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To this day, a significant proportion of the human genome remains devoid of functional characterization. In this study, we present evidence that the previously functionally uncharacterized product of the human DHRS10 gene is endowed with 17beta-HSD (17beta-hydroxysteroid dehydrogenase) activity. 17beta-HSD enzymes are primarily involved in the metabolism of steroids at the C-17 position and also of other substrates such as fatty acids, prostaglandins and xenobiotics. In vitro, DHRS10 converts NAD+ into NADH in the presence of oestradiol, testosterone and 5-androstene-3beta,17beta-diol. Furthermore, the product of oestradiol oxidation, oestrone, was identified in intact cells transfected with a construct plasmid encoding the DHRS10 protein. In situ fluorescence hybridization studies have revealed the cytoplasmic localization of DHRS10. Along with tissue expression data, this suggests a role for DHRS10 in the local inactivation of steroids in the central nervous system and placenta. The crystal structure of the DHRS10 apoenzyme exhibits secondary structure of the SDR (short-chain dehydrogenase/reductase) family: a Rossmann-fold with variable loops surrounding the active site. It also reveals a broad and deep active site cleft into which NAD+ and oestradiol can be docked in a catalytically competent orientation.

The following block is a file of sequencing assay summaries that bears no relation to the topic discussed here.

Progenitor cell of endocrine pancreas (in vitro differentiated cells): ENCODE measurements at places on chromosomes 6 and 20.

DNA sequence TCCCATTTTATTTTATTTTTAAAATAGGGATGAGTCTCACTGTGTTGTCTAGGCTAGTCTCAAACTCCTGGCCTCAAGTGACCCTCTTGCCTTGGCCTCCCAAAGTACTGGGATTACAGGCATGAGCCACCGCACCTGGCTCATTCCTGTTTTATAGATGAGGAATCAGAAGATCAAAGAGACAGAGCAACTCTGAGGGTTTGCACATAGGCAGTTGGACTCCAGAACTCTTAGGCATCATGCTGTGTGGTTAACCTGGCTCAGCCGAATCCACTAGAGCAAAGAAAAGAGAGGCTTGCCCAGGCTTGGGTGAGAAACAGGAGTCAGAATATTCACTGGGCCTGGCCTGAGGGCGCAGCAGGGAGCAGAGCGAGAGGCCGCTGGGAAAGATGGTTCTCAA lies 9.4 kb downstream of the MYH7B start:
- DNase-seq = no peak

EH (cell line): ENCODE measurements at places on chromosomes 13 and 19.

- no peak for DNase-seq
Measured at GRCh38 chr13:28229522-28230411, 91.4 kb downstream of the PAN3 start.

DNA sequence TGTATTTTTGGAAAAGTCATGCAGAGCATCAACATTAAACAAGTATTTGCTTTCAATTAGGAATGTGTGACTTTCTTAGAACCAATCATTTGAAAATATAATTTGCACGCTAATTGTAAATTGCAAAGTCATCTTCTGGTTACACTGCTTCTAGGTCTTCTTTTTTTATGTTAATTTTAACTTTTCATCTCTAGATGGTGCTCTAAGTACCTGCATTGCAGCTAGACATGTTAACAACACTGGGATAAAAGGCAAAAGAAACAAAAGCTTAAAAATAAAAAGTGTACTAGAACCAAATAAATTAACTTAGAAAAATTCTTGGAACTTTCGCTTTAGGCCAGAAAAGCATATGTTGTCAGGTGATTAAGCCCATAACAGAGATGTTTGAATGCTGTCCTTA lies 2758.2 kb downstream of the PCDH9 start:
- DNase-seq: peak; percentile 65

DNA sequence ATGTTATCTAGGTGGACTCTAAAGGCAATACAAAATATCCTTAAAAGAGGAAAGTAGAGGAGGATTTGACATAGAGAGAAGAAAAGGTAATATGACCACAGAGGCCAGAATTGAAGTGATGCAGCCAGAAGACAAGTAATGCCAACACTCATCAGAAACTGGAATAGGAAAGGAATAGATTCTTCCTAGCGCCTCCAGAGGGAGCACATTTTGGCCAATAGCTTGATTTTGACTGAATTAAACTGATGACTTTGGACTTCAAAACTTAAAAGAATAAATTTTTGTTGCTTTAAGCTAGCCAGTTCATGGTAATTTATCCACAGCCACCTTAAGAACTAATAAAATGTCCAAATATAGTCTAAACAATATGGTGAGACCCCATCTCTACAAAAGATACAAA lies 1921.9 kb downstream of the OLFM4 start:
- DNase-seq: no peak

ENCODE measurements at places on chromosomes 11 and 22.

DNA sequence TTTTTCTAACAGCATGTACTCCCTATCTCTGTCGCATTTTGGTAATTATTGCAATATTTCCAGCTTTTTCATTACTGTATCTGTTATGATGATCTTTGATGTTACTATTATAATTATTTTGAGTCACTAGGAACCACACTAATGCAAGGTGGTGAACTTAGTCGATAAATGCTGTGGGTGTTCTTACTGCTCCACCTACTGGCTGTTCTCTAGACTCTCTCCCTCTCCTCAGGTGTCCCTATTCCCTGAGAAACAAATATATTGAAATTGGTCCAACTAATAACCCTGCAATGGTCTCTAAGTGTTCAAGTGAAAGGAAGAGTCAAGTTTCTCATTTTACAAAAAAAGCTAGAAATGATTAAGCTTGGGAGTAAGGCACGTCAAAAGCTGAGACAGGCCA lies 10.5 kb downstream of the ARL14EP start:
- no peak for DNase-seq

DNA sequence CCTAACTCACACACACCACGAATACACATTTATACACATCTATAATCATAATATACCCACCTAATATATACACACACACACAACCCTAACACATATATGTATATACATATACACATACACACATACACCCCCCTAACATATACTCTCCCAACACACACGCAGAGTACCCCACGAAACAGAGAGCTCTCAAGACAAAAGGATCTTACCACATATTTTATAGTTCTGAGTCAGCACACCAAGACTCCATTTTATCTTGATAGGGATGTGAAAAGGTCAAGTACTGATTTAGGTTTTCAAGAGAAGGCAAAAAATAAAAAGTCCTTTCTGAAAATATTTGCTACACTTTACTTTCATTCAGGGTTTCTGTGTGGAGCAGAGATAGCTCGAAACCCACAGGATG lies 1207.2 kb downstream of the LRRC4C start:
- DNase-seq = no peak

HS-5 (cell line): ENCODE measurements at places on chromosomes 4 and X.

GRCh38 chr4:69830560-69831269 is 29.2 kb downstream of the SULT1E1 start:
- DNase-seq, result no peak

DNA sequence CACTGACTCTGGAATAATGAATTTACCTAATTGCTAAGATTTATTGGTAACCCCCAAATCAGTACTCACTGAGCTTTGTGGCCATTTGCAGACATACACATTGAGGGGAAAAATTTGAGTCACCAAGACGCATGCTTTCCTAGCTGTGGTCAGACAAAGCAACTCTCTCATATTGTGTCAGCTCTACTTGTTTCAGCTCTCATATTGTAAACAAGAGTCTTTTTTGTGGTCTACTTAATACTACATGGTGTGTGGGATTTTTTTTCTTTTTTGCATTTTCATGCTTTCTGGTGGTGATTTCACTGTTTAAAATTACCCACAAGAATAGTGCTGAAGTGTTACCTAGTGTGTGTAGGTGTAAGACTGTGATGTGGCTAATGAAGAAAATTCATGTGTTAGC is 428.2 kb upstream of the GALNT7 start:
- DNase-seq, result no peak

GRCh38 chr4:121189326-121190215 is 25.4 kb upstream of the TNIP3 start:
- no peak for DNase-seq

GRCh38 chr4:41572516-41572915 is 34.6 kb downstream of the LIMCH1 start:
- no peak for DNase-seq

Type

Journal article

Journal

The Biochemical journal

Publication Date

03/2007

Volume

402

Pages

419 - 427

Addresses

Structural Genomics Consortium, University of Oxford, Oxford OX3 7LD, UK. lukacikp@niddk.nih.gov

Keywords

Cell Line, Cytosol, Humans, NAD, 17-Hydroxysteroid Dehydrogenases, Ligands, Crystallography, X-Ray, Sequence Alignment, Organ Specificity, Gene Expression, Binding Sites, Amino Acid Sequence, Protein Structure, Secondary, Protein Structure, Tertiary, Structural Homology, Protein, Oxidation-Reduction, Kinetics, Models, Molecular, Molecular Sequence Data